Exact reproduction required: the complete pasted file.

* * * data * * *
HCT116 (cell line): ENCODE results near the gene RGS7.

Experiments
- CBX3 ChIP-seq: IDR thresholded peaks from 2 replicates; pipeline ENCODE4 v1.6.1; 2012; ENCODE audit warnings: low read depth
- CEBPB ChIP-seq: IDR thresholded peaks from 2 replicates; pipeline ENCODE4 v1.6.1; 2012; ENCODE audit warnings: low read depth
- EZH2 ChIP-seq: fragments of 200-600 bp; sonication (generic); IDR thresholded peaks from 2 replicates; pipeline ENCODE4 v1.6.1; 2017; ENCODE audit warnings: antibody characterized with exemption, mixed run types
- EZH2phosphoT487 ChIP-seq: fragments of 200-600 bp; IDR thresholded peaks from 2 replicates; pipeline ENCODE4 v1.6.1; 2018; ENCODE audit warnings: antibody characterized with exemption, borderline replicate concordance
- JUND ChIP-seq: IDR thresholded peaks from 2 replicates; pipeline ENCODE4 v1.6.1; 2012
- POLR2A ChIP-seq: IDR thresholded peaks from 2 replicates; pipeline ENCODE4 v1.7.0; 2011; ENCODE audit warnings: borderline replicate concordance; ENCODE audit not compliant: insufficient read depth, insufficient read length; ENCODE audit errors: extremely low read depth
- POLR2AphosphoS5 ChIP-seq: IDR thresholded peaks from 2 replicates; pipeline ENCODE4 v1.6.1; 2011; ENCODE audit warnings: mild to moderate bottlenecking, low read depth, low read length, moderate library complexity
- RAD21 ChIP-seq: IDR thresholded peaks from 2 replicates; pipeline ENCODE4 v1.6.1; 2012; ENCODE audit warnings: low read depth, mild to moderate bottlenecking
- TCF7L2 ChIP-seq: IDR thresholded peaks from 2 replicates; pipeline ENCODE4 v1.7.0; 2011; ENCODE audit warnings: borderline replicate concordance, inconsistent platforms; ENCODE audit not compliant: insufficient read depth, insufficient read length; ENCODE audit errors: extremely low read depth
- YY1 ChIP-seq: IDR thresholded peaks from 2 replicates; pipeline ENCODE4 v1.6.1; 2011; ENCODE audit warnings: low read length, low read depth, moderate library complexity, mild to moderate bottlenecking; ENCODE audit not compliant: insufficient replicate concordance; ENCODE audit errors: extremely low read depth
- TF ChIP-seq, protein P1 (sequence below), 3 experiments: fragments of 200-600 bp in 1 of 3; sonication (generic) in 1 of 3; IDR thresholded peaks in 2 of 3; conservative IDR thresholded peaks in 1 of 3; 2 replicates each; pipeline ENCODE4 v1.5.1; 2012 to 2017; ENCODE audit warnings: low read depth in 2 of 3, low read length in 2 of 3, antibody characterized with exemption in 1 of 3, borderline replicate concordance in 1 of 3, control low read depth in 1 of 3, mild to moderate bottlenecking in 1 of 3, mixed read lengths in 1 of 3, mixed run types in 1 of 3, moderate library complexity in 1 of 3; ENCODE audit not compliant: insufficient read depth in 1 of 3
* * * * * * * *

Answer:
HCT116 (cell line): ENCODE results near the gene RGS7.

Experiments
- CBX3 ChIP-seq: IDR thresholded peaks from 2 replicates; pipeline ENCODE4 v1.6.1; 2012; ENCODE audit warnings: low read depth
- CEBPB ChIP-seq: IDR thresholded peaks from 2 replicates; pipeline ENCODE4 v1.6.1; 2012; ENCODE audit warnings: low read depth
- EZH2 ChIP-seq: fragments of 200-600 bp; sonication (generic); IDR thresholded peaks from 2 replicates; pipeline ENCODE4 v1.6.1; 2017; ENCODE audit warnings: antibody characterized with exemption, mixed run types
- EZH2phosphoT487 ChIP-seq: fragments of 200-600 bp; IDR thresholded peaks from 2 replicates; pipeline ENCODE4 v1.6.1; 2018; ENCODE audit warnings: antibody characterized with exemption, borderline replicate concordance
- JUND ChIP-seq: IDR thresholded peaks from 2 replicates; pipeline ENCODE4 v1.6.1; 2012
- POLR2A ChIP-seq: IDR thresholded peaks from 2 replicates; pipeline ENCODE4 v1.7.0; 2011; ENCODE audit warnings: borderline replicate concordance; ENCODE audit not compliant: insufficient read depth, insufficient read length; ENCODE audit errors: extremely low read depth
- POLR2AphosphoS5 ChIP-seq: IDR thresholded peaks from 2 replicates; pipeline ENCODE4 v1.6.1; 2011; ENCODE audit warnings: mild to moderate bottlenecking, low read depth, low read length, moderate library complexity
- RAD21 ChIP-seq: IDR thresholded peaks from 2 replicates; pipeline ENCODE4 v1.6.1; 2012; ENCODE audit warnings: low read depth, mild to moderate bottlenecking
- TCF7L2 ChIP-seq: IDR thresholded peaks from 2 replicates; pipeline ENCODE4 v1.7.0; 2011; ENCODE audit warnings: borderline replicate concordance, inconsistent platforms; ENCODE audit not compliant: insufficient read depth, insufficient read length; ENCODE audit errors: extremely low read depth
- YY1 ChIP-seq: IDR thresholded peaks from 2 replicates; pipeline ENCODE4 v1.6.1; 2011; ENCODE audit warnings: low read length, low read depth, moderate library complexity, mild to moderate bottlenecking; ENCODE audit not compliant: insufficient replicate concordance; ENCODE audit errors: extremely low read depth
- TF ChIP-seq, protein P1 (sequence below), 3 experiments: fragments of 200-600 bp in 1 of 3; sonication (generic) in 1 of 3; IDR thresholded peaks in 2 of 3; conservative IDR thresholded peaks in 1 of 3; 2 replicates each; pipeline ENCODE4 v1.5.1; 2012 to 2017; ENCODE audit warnings: low read depth in 2 of 3, low read length in 2 of 3, antibody characterized with exemption in 1 of 3, borderline replicate concordance in 1 of 3, control low read depth in 1 of 3, mild to moderate bottlenecking in 1 of 3, mixed read lengths in 1 of 3, mixed run types in 1 of 3, moderate library complexity in 1 of 3; ENCODE audit not compliant: insufficient read depth in 1 of 3